Tennis booms at the B and R

Vancouver’s Vasek Pospisil made it to the the second round of the 2011 U.S. Open and Thornhill’s Milos Raonic has burst onto the scene and is ranked at an impressive No. 31 in the world.

Tennis is booming in Canada.

At the Badminton and Racquet club of Toronto at Yonge St. and St. Clair ave., it is a roaring passion for the near 2,500 members.

Affectionately known as the B and R, the club opened in 1924 and offers a wide range of activities and services from tennis, badminton and squash to a classy dining lounge, gym facilities and on-site massage therapists.

According to Martin Stief, the pro shop manager, about 900 patrons are frequent tennis players. Visiting him at his office in the middle of the day, he says there are seldom times when the four clay courts offered at the club aren’t in use.

“There are currently no free courts at 2:30 in the afternoon,” he said to the Toronto Observer. “Most of these [people] have jobs and they are out here trying out for a tennis C-team.

“This is what they want to do, this is their life, playing tennis here is so important to them.”

Stief has been an employee of the club for three years and has seen the way the sport continues to keep fans and attract new ones.

He says a younger generation is always ushering in a new era on the courts.

“You play it as a kid and it’s something you can get really good at while you’re young. You play your whole life and it’s something you continue on with,” he said.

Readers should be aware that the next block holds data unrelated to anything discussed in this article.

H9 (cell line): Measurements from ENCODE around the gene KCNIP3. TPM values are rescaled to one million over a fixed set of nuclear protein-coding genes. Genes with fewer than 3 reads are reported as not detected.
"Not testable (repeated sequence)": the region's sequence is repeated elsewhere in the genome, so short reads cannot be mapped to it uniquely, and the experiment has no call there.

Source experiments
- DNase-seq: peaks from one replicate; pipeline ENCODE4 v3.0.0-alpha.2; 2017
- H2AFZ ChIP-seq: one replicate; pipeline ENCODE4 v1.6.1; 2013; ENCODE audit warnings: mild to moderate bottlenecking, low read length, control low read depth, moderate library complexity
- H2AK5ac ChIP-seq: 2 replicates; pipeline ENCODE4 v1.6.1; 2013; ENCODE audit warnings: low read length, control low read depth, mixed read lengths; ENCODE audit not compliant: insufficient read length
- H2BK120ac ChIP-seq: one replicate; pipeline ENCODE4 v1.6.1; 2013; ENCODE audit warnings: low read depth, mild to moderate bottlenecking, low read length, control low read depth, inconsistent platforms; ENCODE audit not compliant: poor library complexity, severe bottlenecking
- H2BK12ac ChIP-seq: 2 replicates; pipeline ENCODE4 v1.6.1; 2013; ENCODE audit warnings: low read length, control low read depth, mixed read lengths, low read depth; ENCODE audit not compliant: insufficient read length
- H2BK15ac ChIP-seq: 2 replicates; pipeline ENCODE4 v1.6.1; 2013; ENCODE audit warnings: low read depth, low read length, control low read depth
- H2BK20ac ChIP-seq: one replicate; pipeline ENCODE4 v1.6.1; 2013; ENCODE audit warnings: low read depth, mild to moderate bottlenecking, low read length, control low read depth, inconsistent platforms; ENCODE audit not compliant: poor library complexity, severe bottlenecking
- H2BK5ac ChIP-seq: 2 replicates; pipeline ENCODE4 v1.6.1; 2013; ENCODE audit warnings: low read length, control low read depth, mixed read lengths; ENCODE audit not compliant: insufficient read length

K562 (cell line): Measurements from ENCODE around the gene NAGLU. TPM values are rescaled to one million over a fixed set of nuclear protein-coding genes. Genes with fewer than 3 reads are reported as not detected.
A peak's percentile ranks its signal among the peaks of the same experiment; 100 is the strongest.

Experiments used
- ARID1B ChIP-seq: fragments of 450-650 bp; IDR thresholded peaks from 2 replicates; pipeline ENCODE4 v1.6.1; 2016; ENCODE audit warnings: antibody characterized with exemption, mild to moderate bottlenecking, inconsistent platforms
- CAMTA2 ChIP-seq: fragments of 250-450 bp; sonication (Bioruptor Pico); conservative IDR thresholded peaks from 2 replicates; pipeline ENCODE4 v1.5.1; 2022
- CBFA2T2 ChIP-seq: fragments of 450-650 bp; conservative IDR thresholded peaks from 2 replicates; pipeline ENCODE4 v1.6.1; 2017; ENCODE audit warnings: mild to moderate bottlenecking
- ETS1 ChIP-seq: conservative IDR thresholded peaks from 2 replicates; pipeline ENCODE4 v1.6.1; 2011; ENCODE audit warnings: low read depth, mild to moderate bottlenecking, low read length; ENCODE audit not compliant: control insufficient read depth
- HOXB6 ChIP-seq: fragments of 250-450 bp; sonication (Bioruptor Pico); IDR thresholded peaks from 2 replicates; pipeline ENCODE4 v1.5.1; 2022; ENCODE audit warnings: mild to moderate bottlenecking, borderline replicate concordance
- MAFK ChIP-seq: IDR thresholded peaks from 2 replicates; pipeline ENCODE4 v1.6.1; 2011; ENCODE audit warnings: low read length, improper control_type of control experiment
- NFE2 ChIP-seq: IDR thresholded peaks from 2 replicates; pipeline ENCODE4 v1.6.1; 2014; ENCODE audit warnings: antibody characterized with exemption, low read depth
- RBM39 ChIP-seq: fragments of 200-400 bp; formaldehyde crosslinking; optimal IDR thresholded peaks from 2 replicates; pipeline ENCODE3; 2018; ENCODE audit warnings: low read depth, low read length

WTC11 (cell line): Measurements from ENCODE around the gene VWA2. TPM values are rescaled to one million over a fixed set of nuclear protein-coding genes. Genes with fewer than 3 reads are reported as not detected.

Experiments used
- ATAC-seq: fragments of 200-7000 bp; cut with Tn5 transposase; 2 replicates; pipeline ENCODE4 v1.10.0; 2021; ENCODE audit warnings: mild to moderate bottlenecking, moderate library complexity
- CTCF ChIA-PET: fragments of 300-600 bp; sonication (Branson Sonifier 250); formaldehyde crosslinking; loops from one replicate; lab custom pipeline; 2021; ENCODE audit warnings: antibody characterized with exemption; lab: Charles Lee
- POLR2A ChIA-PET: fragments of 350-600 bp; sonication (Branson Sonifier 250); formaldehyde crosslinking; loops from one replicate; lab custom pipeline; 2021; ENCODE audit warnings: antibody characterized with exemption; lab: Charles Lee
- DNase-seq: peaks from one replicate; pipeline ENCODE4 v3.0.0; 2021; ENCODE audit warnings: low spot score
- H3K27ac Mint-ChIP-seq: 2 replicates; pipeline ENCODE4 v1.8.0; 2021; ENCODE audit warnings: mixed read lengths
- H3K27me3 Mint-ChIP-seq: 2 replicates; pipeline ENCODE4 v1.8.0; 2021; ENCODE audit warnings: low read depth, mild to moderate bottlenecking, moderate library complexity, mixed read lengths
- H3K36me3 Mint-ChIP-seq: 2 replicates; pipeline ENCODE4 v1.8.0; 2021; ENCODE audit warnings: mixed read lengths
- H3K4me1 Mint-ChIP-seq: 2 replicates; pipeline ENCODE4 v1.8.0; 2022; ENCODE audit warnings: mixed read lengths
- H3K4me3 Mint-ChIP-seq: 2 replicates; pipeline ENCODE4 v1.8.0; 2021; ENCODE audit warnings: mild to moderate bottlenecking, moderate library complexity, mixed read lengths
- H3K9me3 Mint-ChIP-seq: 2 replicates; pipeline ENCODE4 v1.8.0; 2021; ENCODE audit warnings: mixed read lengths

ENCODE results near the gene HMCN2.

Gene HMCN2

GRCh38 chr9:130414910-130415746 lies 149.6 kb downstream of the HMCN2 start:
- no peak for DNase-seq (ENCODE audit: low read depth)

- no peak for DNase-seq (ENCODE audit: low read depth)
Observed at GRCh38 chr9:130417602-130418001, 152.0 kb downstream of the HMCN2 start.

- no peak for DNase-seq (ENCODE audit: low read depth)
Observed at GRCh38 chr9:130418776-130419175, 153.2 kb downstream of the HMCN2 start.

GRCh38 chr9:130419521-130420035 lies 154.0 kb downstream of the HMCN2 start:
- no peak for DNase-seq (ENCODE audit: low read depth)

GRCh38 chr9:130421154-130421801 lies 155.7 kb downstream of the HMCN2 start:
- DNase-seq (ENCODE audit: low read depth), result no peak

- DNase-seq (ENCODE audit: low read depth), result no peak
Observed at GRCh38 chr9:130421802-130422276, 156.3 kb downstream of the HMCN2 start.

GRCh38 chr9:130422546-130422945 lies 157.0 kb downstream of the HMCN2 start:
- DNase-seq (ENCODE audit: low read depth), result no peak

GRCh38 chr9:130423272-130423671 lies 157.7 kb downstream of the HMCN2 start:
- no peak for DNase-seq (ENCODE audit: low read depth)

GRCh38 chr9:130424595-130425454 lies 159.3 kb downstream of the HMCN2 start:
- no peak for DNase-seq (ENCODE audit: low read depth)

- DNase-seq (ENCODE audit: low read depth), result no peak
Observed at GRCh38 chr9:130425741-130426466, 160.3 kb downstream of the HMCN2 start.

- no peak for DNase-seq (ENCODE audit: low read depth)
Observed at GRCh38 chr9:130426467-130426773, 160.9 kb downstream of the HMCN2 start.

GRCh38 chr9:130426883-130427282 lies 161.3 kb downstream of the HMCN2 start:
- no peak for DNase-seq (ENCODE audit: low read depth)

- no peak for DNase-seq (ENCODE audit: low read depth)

The B and R offers children’s programs beginning at the age of four and goes all the way up to a tournament for the crowd above 80 years old. Stief says the old dogs don’t miss a beat.

“We had the men’s single over-80s final. It was a group of eight people in the draws,” he said. “The match lasted over an hour in 30-degree temperature and they stayed out and battled. They had four referees watching and it was a beautiful thing.”

Eric Baldwin, head of member services and the head squash professional, is in charge of everything to do with keeping the people in the club happy. He says tennis is a family game and his job often comes pretty easy on the courts.

“[At] this club you get multi-generations where we’ll have grandparents and grandchildren playing,” he told the Observer. “One time we even had three generations on the court at the same time. They love it.”

Like all sports, tennis is a competitive and recreational activity that is usually passed down from parent to child. At the B and R, Baldwin says it’s the rich tradition of the organization that is so appealing.

“When I first came here one of the things I appreciated the most is the history, just the love and appreciation for racquet sports.”

He says that adoration is one of the reasons the members put effort into maintaining the history and they do.

“Members stay here for a long time. They usually join and basically stay for their whole lives,” Baldwin said. “Many of them have been here since they were kids and when you asked them when they joined, it’s usually their age.”

Wives and husbands, parents and children, brothers and sisters, even boyfriends and girlfriends play together on a team or against each other in heated competition but in the end it’s always fun and they always come back.

Tennis at the Badminton and Racquet club just won’t let them leave.

“It’s really a great atmosphere,” Baldwin said.